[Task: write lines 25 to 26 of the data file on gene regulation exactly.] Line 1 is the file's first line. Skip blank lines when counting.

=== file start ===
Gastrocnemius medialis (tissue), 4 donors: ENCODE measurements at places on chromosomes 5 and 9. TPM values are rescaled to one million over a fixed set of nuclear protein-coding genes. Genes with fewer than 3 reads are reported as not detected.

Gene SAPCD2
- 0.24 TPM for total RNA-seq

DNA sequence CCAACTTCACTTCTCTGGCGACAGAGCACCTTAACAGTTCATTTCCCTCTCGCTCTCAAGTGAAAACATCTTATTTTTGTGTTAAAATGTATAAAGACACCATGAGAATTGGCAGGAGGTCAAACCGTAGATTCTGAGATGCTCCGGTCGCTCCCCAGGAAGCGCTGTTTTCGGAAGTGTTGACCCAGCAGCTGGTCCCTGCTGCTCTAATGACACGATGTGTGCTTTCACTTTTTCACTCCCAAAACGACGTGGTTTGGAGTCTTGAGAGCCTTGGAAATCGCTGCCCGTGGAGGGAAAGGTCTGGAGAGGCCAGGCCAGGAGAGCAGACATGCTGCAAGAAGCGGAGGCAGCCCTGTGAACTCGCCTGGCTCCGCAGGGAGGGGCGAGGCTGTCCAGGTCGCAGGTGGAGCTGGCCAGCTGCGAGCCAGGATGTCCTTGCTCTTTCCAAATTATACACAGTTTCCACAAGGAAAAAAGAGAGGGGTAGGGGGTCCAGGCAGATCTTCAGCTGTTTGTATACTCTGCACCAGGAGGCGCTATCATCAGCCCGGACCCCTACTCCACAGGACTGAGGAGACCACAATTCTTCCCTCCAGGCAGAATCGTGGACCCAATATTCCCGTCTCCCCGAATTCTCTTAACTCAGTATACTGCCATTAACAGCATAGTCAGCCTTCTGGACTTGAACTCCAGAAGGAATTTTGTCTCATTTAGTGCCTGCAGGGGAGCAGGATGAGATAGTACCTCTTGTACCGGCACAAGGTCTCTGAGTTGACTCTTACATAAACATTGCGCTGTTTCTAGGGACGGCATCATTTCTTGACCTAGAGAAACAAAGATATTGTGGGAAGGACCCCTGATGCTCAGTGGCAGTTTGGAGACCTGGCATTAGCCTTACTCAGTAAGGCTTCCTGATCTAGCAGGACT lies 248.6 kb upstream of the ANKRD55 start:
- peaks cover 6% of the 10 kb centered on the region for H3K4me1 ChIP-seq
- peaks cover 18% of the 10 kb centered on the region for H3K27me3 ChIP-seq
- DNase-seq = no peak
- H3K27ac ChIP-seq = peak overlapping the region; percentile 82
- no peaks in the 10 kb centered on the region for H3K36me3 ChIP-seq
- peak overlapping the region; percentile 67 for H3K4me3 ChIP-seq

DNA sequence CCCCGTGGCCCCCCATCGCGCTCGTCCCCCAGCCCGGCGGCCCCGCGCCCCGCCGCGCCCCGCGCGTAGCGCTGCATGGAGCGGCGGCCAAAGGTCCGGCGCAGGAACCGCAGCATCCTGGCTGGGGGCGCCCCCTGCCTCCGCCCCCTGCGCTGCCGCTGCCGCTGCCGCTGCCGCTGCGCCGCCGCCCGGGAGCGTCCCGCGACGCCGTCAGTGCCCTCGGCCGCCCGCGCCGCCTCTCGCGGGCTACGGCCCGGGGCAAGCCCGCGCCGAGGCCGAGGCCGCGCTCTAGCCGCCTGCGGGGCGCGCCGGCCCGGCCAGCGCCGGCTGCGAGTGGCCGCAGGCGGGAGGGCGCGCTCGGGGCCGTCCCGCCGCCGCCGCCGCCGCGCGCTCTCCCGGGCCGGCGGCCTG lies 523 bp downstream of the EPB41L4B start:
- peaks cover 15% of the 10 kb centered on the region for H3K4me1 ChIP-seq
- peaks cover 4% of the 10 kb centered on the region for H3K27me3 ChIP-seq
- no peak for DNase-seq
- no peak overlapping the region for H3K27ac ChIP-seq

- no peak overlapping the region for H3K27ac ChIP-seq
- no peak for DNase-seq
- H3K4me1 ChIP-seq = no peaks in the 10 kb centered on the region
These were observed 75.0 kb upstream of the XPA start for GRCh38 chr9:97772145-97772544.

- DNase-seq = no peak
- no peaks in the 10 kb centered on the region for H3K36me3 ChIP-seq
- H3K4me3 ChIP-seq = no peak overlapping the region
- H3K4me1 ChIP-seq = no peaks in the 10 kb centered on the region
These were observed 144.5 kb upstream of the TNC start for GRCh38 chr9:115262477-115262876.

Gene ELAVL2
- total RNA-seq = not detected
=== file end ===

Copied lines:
Gene ELAVL2
- total RNA-seq = not detected